East Fife’s First Live Televised Match

I can be a bit self-contradictory sometimes. Give me the choice between watching a Manchester United match on the telly and going to Old Trafford, and I’d bite your hand off for a seat in the Stretford End, despite their relatively terrible season. Today, however, I was far more excited about East Fife, my team since I was 6 years old, appearing on live television for the very first time. As such, my viewing was to be had in a pub in Edinburgh rather than in a cold seat in the east of Fife.

The match in question was against Rangers, who are of course currently running away with League 1 in their quest to get back into the Scottish Premiership as quickly as possible, while spending money far beyond what is necessary to get out of part-time leagues. The game was on BT Sport, who are of course the new kid in town as far as sport channels are concerned. Their presentation looked decent, with two of our players strangely being taken out on a car-drifting course during the pre-match build-up. The audience was also introduced to the East Fife squad and their various nicknames.

The match itself produced a gutting, last-minute penalty win for Rangers. While East Fife didn’t create a great deal, they kept Rangers at bay excellently until the last. It was fantastic to see my team on the telly, with Methil and its environs looking rather pleasant in the crisp wintry sunshine. Surreal it was, but I was a proud man to see my home town team put in an excellent display in their first ever live game. I hope it won’t be another 24 years before I see us live on the TV again.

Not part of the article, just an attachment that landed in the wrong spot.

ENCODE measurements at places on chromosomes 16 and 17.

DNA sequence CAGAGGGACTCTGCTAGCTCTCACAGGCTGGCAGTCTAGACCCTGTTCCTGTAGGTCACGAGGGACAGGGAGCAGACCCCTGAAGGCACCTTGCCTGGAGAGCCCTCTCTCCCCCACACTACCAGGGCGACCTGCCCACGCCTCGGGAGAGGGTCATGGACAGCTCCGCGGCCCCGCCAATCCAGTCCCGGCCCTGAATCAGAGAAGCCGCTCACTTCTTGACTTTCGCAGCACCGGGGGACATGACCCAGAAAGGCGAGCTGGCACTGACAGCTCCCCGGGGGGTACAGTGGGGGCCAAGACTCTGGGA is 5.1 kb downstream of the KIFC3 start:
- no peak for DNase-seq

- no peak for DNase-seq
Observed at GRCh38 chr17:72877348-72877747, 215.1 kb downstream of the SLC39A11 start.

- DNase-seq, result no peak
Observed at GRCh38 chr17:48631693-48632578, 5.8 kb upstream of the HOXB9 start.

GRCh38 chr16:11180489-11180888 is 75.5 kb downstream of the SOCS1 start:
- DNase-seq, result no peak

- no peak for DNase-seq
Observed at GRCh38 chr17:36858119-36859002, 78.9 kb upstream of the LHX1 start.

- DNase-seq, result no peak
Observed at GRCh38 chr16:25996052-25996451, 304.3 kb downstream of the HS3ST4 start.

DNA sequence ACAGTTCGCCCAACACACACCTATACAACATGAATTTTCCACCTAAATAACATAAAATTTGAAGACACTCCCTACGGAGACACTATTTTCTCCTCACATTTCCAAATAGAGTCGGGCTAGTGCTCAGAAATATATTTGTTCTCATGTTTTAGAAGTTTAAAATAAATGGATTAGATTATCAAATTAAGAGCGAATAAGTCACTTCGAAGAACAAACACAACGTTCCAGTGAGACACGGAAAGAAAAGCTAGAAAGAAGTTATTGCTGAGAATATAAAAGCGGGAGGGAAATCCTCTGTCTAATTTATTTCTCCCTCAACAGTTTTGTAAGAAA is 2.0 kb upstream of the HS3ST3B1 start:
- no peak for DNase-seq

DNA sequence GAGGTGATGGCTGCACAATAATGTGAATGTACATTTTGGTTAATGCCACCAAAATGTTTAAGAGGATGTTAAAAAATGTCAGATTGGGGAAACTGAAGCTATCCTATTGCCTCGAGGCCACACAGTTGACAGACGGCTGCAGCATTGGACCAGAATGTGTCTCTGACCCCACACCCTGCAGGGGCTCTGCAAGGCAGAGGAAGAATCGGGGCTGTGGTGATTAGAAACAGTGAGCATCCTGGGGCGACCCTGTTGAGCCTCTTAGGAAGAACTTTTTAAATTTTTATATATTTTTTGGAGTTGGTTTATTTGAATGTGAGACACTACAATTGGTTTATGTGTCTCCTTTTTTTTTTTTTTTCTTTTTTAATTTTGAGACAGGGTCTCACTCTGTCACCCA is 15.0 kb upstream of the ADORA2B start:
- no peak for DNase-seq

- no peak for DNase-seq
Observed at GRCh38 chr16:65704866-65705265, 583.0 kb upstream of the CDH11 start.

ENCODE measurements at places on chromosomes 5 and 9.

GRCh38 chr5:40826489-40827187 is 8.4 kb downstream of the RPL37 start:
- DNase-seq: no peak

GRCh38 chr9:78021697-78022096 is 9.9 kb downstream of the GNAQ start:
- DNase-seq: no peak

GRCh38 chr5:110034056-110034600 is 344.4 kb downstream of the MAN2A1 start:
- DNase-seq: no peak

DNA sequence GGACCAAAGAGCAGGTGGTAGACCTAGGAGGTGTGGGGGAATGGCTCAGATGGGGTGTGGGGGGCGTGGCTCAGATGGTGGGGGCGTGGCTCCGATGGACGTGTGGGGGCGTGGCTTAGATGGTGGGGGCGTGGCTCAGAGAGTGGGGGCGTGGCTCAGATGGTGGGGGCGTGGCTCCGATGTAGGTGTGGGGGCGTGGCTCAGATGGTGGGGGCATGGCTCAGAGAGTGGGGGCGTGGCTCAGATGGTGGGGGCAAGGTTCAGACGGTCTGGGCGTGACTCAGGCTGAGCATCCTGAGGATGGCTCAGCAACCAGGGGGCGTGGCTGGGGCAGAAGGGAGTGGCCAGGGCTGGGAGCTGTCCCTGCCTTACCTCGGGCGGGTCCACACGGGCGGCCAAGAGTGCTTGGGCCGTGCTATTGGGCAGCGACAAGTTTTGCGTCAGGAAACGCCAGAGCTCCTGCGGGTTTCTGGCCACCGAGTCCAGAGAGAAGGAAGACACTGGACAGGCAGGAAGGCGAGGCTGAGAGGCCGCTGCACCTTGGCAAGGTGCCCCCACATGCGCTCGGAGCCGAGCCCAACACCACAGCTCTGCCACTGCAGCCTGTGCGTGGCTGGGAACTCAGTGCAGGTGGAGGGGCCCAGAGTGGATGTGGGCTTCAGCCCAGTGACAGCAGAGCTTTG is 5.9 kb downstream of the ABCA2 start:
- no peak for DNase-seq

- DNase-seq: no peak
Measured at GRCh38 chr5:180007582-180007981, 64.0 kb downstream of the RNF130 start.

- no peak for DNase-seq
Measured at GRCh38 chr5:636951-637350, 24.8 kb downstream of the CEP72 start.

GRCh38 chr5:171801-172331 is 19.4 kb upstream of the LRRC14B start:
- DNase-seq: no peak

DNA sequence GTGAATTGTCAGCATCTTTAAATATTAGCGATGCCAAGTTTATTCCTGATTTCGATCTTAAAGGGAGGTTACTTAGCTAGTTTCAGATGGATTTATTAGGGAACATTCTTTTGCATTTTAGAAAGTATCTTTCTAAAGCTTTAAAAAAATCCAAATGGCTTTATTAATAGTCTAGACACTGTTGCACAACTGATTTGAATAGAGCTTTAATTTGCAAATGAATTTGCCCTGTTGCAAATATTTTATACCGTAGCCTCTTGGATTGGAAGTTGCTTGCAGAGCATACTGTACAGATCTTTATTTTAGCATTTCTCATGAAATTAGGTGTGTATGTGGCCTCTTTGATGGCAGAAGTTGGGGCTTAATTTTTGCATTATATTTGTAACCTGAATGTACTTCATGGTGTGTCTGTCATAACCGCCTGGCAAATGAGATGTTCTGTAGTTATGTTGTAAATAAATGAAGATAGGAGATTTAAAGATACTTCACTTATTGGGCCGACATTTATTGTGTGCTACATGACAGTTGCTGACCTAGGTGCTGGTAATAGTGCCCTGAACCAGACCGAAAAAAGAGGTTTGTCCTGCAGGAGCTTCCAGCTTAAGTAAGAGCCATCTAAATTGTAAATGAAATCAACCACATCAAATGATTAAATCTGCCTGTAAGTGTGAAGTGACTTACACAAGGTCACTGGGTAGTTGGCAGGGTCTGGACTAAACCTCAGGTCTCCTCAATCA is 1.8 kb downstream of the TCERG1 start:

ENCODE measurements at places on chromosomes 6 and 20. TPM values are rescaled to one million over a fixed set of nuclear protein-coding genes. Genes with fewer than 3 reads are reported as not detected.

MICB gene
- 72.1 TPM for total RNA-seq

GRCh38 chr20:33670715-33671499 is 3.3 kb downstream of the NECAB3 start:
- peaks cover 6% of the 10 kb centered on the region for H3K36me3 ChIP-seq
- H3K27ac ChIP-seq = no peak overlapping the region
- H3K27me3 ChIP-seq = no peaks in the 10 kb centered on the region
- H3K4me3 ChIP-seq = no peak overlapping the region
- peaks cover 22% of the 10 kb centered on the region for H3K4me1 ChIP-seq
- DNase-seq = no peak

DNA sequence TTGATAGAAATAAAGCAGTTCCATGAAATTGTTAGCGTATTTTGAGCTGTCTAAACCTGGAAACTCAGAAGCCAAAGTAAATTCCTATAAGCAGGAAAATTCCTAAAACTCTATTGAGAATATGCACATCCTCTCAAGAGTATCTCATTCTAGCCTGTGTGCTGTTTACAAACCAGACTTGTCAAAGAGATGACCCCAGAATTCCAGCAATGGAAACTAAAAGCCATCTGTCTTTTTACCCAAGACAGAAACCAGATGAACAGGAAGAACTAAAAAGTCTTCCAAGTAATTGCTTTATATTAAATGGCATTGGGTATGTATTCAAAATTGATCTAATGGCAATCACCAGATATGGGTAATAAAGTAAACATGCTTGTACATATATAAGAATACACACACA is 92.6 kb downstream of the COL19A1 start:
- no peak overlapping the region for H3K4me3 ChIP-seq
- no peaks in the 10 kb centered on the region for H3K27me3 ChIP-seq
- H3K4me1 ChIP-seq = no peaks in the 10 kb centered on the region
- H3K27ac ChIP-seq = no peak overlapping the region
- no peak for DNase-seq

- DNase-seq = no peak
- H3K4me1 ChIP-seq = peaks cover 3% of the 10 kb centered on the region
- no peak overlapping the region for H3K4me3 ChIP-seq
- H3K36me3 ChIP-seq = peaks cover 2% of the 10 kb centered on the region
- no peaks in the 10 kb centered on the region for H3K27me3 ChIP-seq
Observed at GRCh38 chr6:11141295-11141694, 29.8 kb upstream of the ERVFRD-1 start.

World Cup Reminiscing – France 1998 – part 1

Having rather enjoyed going back in time in my previous World Cup posts, I thought it only right to continue this little series, and refocus on some of the best and most memorable moments of the 1998 World Cup.

Scotland

Little did we all know in the late 1990s that we’d be looking back now, on a group stage campaign where Scotland picked up one measly point, with great fondness. The last time Scotland qualified for a major tournament came in the France-based festival of football, and with it came the usual outpouring of carefree misplaced optimism and subsequent basking in the tepid glow of spectacular failure.

Scotland were even given the privilege of the opening game in France, against the holders and perennial Scotland World Cup opponents, Brazil. A creditable 2-1 defeat followed, with Tommy Boyd being rather unfortunate to give Brazil all three points, John Collins’ penalty having cancelled out Cesar Sampaio’s opening goal.